As the pandemic continues to impact the world, many scammers are taking advantage of virus and financial fears. It is more important than ever to take steps to protect your personal information, and avoid being the victim of fraud or scams. Here are some ways you can protect yourself and your personal information:
- When online shopping, use trusted websites, preferably websites you have shopped at in the past. If you have suspicions about a website, you can verify a company through the Better Business Bureau, or find an alternative site that you trust, that offers a similar product. Be wary of shopping sites that you see on social media and that you’ve never heard of before – it’s worth a quick google search for reviews of the company to see if they’re selling legitimate quality merchandise or services.
- Use secure websites for purchases. Secure websites will have a lock symbol in the address bar, and the URL will start with HTTPS instead of HTTP. Look out for altered domain names and use caution when utilizing your search engine. Fraudsters may slightly change the domain name of a popular company by one letter, trying to trick you into inputting personal information on their fake site. This may allow them to install malware on your personal device, in addition to accessing your login credentials to the legitimate website that they are spoofing.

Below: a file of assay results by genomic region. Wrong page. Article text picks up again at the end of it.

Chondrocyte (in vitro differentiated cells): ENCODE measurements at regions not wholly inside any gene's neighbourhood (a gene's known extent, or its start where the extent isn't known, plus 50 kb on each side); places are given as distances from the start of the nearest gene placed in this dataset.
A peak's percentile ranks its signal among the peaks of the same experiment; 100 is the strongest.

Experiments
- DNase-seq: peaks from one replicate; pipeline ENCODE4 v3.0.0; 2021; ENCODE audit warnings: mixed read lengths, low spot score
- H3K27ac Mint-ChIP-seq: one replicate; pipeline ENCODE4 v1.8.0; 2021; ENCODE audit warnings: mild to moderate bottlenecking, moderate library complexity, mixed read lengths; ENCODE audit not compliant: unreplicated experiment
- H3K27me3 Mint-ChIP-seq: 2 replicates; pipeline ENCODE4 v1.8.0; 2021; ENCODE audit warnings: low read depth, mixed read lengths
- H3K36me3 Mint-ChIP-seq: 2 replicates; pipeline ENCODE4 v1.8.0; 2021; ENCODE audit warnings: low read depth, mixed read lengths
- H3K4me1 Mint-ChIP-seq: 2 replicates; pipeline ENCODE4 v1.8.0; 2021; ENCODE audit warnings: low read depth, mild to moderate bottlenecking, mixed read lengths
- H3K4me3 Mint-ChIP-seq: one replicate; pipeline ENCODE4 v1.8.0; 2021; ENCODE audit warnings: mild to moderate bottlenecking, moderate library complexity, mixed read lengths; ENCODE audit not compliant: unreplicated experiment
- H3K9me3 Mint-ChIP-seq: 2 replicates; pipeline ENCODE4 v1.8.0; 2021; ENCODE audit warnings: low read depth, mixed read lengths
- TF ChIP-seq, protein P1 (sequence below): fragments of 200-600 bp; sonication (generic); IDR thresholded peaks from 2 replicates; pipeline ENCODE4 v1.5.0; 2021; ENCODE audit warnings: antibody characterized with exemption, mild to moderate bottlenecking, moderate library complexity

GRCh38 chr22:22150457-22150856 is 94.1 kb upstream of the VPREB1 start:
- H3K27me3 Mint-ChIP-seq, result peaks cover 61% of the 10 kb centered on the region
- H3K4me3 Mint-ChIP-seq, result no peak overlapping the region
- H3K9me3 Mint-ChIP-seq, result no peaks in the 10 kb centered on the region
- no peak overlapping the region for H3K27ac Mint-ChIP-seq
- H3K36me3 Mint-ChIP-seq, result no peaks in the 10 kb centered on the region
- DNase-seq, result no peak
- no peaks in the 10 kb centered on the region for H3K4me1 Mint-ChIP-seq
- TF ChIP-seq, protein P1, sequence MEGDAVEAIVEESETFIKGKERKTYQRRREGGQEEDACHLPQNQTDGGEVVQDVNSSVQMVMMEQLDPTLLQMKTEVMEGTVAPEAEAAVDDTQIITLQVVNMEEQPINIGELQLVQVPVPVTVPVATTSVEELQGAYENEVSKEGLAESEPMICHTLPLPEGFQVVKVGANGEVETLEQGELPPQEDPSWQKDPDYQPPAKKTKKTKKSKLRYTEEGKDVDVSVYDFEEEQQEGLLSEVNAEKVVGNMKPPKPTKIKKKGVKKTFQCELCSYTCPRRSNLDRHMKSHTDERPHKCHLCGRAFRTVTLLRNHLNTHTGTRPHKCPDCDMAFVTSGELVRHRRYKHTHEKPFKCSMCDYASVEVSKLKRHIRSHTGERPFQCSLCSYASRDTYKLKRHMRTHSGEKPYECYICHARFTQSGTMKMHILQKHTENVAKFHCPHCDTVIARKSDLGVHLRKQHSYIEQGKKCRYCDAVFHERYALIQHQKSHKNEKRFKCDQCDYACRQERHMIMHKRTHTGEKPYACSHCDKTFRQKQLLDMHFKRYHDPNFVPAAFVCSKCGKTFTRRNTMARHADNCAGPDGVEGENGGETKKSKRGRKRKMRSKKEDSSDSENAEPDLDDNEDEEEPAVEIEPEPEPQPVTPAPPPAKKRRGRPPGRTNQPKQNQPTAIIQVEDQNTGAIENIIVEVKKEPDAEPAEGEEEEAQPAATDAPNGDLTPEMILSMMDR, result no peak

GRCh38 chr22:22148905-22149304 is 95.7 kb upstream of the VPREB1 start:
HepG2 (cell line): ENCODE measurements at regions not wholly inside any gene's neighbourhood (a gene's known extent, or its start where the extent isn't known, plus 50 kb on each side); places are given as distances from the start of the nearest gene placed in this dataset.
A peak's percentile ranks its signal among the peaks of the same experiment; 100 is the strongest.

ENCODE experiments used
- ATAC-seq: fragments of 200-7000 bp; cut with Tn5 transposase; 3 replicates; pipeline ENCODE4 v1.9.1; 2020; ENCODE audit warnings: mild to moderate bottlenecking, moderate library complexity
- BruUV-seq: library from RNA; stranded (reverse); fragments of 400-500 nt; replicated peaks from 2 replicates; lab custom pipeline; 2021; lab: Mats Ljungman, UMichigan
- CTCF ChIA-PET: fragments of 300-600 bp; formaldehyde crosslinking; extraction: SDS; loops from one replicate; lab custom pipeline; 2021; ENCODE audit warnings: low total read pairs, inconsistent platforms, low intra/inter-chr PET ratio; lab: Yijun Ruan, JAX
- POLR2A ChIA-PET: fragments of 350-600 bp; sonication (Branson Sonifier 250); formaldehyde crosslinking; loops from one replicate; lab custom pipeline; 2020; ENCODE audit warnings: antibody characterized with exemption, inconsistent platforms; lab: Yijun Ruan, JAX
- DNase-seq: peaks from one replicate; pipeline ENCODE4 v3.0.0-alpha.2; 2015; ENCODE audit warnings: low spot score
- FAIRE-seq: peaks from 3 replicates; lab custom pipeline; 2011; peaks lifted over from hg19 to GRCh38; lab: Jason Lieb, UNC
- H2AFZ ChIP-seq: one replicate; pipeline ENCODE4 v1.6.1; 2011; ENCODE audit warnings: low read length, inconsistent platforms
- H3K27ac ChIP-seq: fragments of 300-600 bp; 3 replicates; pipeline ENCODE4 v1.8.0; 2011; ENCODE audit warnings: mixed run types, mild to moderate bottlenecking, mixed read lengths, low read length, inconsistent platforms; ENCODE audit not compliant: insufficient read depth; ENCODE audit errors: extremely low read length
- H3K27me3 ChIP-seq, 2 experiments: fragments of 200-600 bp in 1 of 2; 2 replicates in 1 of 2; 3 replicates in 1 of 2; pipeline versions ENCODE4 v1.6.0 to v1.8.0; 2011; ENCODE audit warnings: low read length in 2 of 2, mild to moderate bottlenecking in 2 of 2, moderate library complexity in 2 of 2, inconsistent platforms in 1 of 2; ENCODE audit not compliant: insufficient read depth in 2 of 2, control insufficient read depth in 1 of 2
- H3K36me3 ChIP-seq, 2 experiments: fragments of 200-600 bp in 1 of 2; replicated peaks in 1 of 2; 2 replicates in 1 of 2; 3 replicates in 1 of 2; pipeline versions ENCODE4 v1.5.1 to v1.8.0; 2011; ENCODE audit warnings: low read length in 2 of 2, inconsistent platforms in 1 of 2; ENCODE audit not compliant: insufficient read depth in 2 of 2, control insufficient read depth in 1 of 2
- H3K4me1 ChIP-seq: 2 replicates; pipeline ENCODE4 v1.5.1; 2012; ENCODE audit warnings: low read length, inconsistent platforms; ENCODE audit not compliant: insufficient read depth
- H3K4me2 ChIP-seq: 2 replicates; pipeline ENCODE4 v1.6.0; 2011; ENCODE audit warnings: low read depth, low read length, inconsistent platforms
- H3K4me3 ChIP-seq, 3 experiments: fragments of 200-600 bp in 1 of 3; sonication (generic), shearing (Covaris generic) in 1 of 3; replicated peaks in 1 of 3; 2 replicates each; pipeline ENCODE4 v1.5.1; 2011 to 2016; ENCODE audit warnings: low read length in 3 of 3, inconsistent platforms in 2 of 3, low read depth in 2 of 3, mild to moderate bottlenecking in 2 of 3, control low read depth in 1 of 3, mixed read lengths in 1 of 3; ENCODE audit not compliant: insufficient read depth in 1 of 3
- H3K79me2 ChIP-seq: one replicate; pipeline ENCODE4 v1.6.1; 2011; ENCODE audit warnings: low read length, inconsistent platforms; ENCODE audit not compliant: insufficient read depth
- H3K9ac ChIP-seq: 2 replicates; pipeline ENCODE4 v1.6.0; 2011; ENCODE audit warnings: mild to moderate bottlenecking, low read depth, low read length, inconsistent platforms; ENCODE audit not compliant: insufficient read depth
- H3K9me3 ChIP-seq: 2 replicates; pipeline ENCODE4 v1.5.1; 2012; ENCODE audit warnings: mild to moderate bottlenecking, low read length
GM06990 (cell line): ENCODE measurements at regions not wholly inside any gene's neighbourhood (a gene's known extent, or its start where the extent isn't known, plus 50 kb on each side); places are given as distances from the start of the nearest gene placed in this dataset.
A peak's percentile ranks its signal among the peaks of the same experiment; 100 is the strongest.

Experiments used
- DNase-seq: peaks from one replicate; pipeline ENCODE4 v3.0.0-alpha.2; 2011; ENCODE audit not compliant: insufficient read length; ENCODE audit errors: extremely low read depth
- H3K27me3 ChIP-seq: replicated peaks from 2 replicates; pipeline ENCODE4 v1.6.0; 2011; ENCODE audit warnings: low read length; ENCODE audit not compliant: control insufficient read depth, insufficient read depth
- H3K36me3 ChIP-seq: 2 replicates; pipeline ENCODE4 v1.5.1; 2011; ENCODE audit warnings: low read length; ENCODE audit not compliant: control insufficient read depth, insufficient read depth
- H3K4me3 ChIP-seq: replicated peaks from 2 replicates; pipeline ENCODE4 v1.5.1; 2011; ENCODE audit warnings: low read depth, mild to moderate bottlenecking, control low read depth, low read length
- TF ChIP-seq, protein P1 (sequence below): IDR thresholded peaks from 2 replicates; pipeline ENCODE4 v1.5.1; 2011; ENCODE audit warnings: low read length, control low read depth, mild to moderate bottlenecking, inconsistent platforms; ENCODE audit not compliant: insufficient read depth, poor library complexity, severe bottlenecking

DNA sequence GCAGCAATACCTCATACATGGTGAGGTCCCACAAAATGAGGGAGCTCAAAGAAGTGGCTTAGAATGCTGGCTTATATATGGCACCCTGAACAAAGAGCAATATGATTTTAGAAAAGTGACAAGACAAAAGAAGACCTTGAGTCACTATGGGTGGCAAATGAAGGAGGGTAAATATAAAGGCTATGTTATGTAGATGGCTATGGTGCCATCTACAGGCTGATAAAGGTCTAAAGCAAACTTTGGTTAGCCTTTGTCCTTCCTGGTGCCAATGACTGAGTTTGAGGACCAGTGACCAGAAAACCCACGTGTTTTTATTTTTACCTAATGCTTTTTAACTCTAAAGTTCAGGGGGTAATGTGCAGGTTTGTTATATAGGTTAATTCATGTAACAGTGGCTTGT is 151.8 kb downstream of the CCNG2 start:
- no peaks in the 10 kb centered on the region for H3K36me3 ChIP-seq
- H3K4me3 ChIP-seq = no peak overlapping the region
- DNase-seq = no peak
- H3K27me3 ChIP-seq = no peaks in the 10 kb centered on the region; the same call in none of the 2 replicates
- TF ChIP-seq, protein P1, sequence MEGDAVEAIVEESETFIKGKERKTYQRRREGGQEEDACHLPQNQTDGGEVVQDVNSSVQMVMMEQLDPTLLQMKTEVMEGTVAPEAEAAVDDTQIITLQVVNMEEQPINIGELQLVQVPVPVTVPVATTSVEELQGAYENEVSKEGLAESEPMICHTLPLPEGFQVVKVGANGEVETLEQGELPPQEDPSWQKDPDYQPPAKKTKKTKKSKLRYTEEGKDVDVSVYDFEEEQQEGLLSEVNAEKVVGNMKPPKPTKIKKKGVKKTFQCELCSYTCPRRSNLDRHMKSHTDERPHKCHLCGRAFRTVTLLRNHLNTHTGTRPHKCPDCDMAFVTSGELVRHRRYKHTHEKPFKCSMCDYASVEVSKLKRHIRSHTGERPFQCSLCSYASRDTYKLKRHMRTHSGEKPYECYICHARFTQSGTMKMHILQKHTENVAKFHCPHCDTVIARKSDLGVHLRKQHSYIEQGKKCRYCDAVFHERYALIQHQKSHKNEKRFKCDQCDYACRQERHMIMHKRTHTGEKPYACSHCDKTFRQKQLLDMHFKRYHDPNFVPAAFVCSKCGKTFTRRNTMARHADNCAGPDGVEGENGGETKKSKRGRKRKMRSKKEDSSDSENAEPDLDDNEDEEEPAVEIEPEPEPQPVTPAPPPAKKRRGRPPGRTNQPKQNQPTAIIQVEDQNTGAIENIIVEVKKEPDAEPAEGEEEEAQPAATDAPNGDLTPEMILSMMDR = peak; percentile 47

- Pay with the credit card you trust when making online purchases, as they offer fraud protection on unauthorized purchases. Keep an eye on account activity regularly. Do not save payment information to a retailer's website in case of a data breach. Take the extra minute when checking out to manually input your card information. Not only will this help your chances of avoiding data hacks leaking your personal information, but it will allow you more time to review your purchase, and determine if it is something you really want.
- Throughout the year, periodically review your credit report. You are able to request to review your credit report once per year, for each of the three major credit reporting bureaus (Equifax, Experian, and TransUnion). Create a schedule to request each of these reports, every year, spreading them out to decrease the time in between review. Requesting every four months would be a good starting point, and requesting your own credit report will not impact your credit score. If you notice any inaccuracies, or suspicious activity, immediately reach out directly to the credit bureau to resolve the issue. The government authorized website to request your free annual credit reports from each agency is annualcreditreport.com
In addition to online scams, there other ways that bad actors will attempt to get your personal information and money.
Beware of the following common scams: